A majority of senators - 57 to 43, including seven Republicans - voted to convict Mr Trump, 10 votes short of the 67 required for conviction.
After his acquittal, Mr Trump released a statement denouncing the trial as "the greatest witch hunt in history".
This was Mr Trump's second impeachment.
If he had been convicted, the Senate could have voted to bar him from running for office ever again.
After the vote, the senior Republican in Congress, Senator Mitch McConnell said Mr Trump had been "responsible" for the assault on the Capitol and called it a "disgraceful, disgraceful dereliction of duty".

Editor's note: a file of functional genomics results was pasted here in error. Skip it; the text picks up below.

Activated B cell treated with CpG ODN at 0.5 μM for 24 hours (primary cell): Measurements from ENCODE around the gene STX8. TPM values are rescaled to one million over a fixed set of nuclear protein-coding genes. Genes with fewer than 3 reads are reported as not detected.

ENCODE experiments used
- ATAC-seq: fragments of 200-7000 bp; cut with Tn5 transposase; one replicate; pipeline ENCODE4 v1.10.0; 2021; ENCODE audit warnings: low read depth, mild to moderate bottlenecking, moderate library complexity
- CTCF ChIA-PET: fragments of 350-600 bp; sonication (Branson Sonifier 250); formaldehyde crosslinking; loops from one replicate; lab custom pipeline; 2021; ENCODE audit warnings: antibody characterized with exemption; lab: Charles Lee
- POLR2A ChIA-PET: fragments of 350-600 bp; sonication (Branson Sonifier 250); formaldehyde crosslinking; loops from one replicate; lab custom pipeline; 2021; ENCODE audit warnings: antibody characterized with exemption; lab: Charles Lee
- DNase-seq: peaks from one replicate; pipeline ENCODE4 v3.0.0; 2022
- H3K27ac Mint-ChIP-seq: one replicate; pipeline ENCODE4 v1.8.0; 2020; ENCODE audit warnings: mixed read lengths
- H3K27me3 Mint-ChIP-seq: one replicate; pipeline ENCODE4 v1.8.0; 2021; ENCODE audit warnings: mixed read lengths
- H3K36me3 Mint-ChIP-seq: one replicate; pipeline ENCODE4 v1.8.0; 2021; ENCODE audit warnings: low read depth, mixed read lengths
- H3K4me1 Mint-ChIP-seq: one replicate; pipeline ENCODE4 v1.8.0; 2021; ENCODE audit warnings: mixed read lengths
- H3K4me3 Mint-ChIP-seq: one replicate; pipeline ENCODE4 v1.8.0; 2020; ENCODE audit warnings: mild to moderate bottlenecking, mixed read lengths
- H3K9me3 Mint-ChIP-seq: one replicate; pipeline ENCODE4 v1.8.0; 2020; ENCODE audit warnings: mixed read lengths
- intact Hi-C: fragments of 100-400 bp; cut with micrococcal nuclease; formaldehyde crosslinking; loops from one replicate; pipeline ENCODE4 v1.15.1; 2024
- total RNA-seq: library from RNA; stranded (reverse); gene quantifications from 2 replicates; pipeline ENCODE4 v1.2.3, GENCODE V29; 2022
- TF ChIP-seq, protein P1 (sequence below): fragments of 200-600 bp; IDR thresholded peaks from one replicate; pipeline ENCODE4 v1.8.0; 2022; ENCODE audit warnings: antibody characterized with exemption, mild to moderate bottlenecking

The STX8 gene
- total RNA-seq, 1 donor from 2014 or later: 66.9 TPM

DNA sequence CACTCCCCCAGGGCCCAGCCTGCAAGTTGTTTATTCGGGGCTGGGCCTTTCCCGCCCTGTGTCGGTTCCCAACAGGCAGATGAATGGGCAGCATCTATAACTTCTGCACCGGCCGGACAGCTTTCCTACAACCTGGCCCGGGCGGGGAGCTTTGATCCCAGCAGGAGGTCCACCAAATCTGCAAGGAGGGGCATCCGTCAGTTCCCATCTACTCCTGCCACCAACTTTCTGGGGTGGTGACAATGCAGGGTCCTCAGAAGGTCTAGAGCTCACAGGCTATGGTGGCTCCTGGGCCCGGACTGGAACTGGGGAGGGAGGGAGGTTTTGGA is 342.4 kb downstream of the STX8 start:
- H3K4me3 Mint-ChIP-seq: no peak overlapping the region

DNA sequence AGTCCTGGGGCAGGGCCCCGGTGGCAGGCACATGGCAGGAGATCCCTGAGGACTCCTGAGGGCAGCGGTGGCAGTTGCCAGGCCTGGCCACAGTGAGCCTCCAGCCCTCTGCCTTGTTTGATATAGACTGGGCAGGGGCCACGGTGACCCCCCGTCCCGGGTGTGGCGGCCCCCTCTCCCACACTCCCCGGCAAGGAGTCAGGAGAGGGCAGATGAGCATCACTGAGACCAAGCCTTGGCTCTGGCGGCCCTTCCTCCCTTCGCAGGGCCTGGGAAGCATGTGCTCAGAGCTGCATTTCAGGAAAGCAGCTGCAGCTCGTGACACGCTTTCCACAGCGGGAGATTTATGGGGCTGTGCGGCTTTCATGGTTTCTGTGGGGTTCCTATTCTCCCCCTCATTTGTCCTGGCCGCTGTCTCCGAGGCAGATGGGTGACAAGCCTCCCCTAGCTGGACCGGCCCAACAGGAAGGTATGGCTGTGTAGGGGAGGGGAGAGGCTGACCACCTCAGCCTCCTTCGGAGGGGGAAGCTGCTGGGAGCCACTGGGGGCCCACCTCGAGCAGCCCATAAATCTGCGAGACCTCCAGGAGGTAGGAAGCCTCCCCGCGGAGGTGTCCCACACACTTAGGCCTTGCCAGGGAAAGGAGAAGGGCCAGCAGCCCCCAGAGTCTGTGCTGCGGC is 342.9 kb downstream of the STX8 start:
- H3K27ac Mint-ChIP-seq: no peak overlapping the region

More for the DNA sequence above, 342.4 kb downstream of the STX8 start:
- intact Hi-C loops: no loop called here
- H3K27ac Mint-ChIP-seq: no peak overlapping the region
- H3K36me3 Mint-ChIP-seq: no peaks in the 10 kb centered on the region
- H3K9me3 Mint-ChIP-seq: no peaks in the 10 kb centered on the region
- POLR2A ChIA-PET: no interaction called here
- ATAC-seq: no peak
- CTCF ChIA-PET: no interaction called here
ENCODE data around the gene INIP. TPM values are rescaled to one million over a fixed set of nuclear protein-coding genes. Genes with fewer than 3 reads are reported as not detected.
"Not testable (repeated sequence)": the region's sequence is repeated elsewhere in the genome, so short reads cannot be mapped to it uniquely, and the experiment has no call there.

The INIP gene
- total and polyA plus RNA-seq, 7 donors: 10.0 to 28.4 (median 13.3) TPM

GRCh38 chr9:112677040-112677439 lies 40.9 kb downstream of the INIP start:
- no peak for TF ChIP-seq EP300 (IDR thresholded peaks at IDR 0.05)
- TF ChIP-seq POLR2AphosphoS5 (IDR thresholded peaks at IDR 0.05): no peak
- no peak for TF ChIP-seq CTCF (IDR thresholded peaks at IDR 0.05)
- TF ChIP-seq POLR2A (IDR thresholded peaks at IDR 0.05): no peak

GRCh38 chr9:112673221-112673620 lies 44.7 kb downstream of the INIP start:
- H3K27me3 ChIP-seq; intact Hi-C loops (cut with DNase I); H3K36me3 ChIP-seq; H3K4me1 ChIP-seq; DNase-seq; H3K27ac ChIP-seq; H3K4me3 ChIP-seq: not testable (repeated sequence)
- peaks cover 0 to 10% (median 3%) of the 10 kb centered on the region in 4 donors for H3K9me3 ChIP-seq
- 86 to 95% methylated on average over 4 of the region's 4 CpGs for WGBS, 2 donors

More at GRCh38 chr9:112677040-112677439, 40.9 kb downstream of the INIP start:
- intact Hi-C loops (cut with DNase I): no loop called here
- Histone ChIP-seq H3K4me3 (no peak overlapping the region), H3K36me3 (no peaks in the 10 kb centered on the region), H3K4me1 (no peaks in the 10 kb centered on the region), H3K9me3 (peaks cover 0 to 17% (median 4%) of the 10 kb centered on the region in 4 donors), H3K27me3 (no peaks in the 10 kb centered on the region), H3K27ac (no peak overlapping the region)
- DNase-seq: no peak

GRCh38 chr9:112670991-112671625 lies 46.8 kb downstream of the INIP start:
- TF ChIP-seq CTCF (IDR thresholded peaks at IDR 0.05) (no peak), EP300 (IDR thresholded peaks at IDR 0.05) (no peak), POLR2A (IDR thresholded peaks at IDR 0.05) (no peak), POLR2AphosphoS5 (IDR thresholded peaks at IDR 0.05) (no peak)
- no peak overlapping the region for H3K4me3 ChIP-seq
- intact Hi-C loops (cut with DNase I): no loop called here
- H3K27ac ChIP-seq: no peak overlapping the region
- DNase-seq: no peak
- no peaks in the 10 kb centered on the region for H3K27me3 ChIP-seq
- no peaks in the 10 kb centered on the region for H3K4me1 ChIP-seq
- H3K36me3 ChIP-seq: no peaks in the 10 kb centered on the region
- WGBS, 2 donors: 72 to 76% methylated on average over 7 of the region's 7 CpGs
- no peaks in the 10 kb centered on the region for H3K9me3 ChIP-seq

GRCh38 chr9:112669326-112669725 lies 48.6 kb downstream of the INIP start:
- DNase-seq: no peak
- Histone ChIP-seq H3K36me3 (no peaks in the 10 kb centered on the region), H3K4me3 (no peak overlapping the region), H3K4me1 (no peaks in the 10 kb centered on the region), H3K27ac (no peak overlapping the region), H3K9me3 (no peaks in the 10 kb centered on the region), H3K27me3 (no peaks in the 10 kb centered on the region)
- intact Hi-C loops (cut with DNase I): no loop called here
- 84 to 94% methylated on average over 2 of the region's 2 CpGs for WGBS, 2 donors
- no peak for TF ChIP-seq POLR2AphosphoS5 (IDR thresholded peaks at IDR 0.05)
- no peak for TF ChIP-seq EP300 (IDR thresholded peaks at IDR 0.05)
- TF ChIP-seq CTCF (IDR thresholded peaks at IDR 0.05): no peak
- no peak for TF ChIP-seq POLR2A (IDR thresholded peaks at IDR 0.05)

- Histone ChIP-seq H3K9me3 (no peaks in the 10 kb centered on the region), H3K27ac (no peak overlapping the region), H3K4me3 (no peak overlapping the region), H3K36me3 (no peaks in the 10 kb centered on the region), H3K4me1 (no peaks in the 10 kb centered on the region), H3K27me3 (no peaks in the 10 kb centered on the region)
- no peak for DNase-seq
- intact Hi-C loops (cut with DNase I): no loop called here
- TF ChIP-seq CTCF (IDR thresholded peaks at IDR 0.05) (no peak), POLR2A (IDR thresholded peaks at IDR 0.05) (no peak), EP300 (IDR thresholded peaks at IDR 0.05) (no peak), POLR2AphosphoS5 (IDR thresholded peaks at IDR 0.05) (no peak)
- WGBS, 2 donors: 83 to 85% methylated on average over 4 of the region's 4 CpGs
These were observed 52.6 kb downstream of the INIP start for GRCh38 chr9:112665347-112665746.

Earlier, he voted against conviction, saying it was unconstitutional now that Mr Trump was no longer president. Mr McConnell was instrumental in delaying Mr Trump's trial until after he left office, on 20 January.
However, Mr McConnell warned Mr Trump could still be held liable in court.
"He didn't get away with anything yet. Yet. We have a criminal justice system in this country, we have civil litigation and former presidents are not immune from being [held] accountable by either one," he said.